McDonald’s vision for Kahumana is to create as much opportunity for its 100 employees and the wider community, by scaling up, creating jobs and fostering future workers and entrepreneurs.

Kahumana received funding and grants from the federal government to fuel the Kaukau 4 Keiki Program, which will produce 50,000 boxes of food for children over the summer break and help the food hub grow.

Tom McDonald is executive director of Kahumana Farm, which employees about 100 people on the leeward coast of Oahu. (David Croxford/Civil Beat/2023)

At The Bottom Of The Cliff

The number of families that receive SNAP benefits varies from month to month, though in January the emergency allotment reached almost 84,000 families, according to Scott Morishige of the Department of Human Services.

Supporting more than 150,000 people, the amount paid out was just short of $18 million.

The state also provided child-focused SNAP payments, Keiki P-EBT, which ended in December.

Hawaii Foodbank warehouse.
Hawaii Foodbank is preparing for increased demand. (Cory Lum/Civil Beat/2021)

Hawaii Appleseed raised the alarm that SNAP recipients across the state would be facing a “hunger cliff,” in February.

Hawaii Food Bank is gearing up for more demand, up from its service to 120,000 households per month, and food banks across the island chain are feeling the pinch too.

As soon as March hit Child and Family Service saw an uptick in demand, says Novelyn Hinazumi, who directs the organization’s programs on Kauai. 

And that is above the pre-pandemic trend that saw demand rise towards the end of each month, when pocketbooks are stretched thin.

The organization typically services 200 to 225 families twice per month, on Kauai alone, though the wider implications include the health and education impacts on children, Hinazumi says.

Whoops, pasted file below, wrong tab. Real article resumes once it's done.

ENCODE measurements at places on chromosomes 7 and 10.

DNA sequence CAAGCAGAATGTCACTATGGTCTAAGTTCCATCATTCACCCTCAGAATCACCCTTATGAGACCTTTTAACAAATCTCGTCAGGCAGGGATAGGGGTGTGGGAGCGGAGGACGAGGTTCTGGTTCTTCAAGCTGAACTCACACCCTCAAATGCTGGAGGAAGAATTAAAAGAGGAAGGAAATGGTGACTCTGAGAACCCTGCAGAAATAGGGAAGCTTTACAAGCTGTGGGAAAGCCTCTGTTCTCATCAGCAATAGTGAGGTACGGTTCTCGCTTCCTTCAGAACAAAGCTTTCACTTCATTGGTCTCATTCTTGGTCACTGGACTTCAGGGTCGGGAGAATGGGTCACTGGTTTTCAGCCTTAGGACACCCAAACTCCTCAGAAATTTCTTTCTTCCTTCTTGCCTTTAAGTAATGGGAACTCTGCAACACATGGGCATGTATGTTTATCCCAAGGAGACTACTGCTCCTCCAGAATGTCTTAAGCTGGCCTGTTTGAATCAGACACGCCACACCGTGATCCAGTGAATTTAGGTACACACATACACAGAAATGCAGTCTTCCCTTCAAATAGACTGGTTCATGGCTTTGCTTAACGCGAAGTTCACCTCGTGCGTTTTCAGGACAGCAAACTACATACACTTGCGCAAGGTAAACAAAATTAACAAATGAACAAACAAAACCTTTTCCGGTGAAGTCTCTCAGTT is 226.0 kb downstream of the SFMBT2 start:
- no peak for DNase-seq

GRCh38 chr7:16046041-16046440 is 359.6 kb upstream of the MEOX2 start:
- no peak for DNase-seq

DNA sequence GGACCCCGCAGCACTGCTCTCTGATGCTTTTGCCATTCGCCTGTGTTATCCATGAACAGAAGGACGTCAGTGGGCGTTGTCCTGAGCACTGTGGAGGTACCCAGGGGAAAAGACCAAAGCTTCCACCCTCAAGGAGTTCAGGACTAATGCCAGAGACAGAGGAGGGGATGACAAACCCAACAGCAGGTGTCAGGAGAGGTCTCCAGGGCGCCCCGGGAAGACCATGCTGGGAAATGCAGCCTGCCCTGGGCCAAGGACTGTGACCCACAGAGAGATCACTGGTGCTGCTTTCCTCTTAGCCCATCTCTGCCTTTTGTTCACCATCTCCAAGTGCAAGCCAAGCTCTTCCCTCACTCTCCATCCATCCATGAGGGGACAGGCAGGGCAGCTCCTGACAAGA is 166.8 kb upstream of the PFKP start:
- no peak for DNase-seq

Portrait of Director of Anti-Hunger Initiatives Daniela Spoto.
Hawaii Appleseed Director of Anti-Hunger Initiatives Daniela Spoto. (Provided/Hawaii Appleseed)

“What may not be as apparent is that there are other things that come along when you don’t have enough income: Increased stress, worry and lots of discord,” Hinazumi said.

The end of pandemic-related payments will convert into the “steepest drop in benefits ever,” according to Daniela Spoto, Appleseed’s director of anti-hunger initiatives.  

The issue of Hawaii’s cost of living is laid bare by the loss in the emergency assistance monies, she said.

The 2023 federal Farm Bill could help restore some of the money SNAP recipients have been getting but that likely won’t be resolved until the fall. In the meantime the current program lacks the nuance to address local need, Spoto said.

That leaves the food banks to pick up the slack.

“Basically, they’re going to have to brace themselves for a huge uptick in demand. It’s going to be really hard,” Spoto said.

Hawaii Grown” is funded in part by grants from the Stupski Foundation, Ulupono Fund at the Hawaii Community Foundation and the Frost Family Foundation.